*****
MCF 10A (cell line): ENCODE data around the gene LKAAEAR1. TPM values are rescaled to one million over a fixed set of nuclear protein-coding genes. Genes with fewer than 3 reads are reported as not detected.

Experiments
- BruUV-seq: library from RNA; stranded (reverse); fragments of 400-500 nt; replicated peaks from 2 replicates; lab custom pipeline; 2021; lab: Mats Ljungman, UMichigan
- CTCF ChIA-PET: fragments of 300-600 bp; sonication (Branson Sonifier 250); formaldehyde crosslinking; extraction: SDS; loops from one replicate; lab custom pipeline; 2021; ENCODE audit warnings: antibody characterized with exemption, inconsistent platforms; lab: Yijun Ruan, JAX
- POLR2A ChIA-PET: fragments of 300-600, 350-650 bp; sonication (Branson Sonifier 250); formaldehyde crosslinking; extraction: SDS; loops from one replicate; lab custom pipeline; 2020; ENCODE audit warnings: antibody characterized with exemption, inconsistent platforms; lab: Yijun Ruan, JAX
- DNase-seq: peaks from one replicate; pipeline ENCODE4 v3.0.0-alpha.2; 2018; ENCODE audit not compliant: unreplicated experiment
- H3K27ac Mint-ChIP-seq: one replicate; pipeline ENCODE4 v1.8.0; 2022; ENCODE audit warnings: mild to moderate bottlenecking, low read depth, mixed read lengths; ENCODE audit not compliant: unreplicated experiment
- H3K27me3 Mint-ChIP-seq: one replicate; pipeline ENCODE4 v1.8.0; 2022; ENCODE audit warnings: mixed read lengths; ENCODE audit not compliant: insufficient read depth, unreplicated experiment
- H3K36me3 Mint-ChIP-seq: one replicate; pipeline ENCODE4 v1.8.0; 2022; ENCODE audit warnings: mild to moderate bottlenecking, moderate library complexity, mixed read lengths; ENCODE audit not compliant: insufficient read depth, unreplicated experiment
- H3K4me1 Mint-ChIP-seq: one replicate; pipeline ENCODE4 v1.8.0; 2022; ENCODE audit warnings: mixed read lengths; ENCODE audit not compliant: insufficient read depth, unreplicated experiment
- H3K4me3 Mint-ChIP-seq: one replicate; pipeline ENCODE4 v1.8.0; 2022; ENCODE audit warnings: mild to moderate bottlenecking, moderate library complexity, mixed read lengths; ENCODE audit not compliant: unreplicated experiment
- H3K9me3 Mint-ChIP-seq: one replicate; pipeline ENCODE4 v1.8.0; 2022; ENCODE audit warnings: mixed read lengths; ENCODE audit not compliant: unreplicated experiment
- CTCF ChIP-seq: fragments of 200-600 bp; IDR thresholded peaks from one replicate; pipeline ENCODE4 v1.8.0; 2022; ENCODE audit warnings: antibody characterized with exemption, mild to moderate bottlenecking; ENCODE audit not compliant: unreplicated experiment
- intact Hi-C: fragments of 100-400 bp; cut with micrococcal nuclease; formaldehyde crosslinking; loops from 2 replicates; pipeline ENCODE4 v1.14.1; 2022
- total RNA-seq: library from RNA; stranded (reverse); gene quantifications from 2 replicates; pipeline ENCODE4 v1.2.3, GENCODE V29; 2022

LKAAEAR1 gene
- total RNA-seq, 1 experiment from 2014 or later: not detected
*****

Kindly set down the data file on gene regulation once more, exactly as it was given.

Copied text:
MCF 10A (cell line): ENCODE data around the gene LKAAEAR1. TPM values are rescaled to one million over a fixed set of nuclear protein-coding genes. Genes with fewer than 3 reads are reported as not detected.

Experiments
- BruUV-seq: library from RNA; stranded (reverse); fragments of 400-500 nt; replicated peaks from 2 replicates; lab custom pipeline; 2021; lab: Mats Ljungman, UMichigan
- CTCF ChIA-PET: fragments of 300-600 bp; sonication (Branson Sonifier 250); formaldehyde crosslinking; extraction: SDS; loops from one replicate; lab custom pipeline; 2021; ENCODE audit warnings: antibody characterized with exemption, inconsistent platforms; lab: Yijun Ruan, JAX
- POLR2A ChIA-PET: fragments of 300-600, 350-650 bp; sonication (Branson Sonifier 250); formaldehyde crosslinking; extraction: SDS; loops from one replicate; lab custom pipeline; 2020; ENCODE audit warnings: antibody characterized with exemption, inconsistent platforms; lab: Yijun Ruan, JAX
- DNase-seq: peaks from one replicate; pipeline ENCODE4 v3.0.0-alpha.2; 2018; ENCODE audit not compliant: unreplicated experiment
- H3K27ac Mint-ChIP-seq: one replicate; pipeline ENCODE4 v1.8.0; 2022; ENCODE audit warnings: mild to moderate bottlenecking, low read depth, mixed read lengths; ENCODE audit not compliant: unreplicated experiment
- H3K27me3 Mint-ChIP-seq: one replicate; pipeline ENCODE4 v1.8.0; 2022; ENCODE audit warnings: mixed read lengths; ENCODE audit not compliant: insufficient read depth, unreplicated experiment
- H3K36me3 Mint-ChIP-seq: one replicate; pipeline ENCODE4 v1.8.0; 2022; ENCODE audit warnings: mild to moderate bottlenecking, moderate library complexity, mixed read lengths; ENCODE audit not compliant: insufficient read depth, unreplicated experiment
- H3K4me1 Mint-ChIP-seq: one replicate; pipeline ENCODE4 v1.8.0; 2022; ENCODE audit warnings: mixed read lengths; ENCODE audit not compliant: insufficient read depth, unreplicated experiment
- H3K4me3 Mint-ChIP-seq: one replicate; pipeline ENCODE4 v1.8.0; 2022; ENCODE audit warnings: mild to moderate bottlenecking, moderate library complexity, mixed read lengths; ENCODE audit not compliant: unreplicated experiment
- H3K9me3 Mint-ChIP-seq: one replicate; pipeline ENCODE4 v1.8.0; 2022; ENCODE audit warnings: mixed read lengths; ENCODE audit not compliant: unreplicated experiment
- CTCF ChIP-seq: fragments of 200-600 bp; IDR thresholded peaks from one replicate; pipeline ENCODE4 v1.8.0; 2022; ENCODE audit warnings: antibody characterized with exemption, mild to moderate bottlenecking; ENCODE audit not compliant: unreplicated experiment
- intact Hi-C: fragments of 100-400 bp; cut with micrococcal nuclease; formaldehyde crosslinking; loops from 2 replicates; pipeline ENCODE4 v1.14.1; 2022
- total RNA-seq: library from RNA; stranded (reverse); gene quantifications from 2 replicates; pipeline ENCODE4 v1.2.3, GENCODE V29; 2022

LKAAEAR1 gene
- total RNA-seq, 1 experiment from 2014 or later: not detected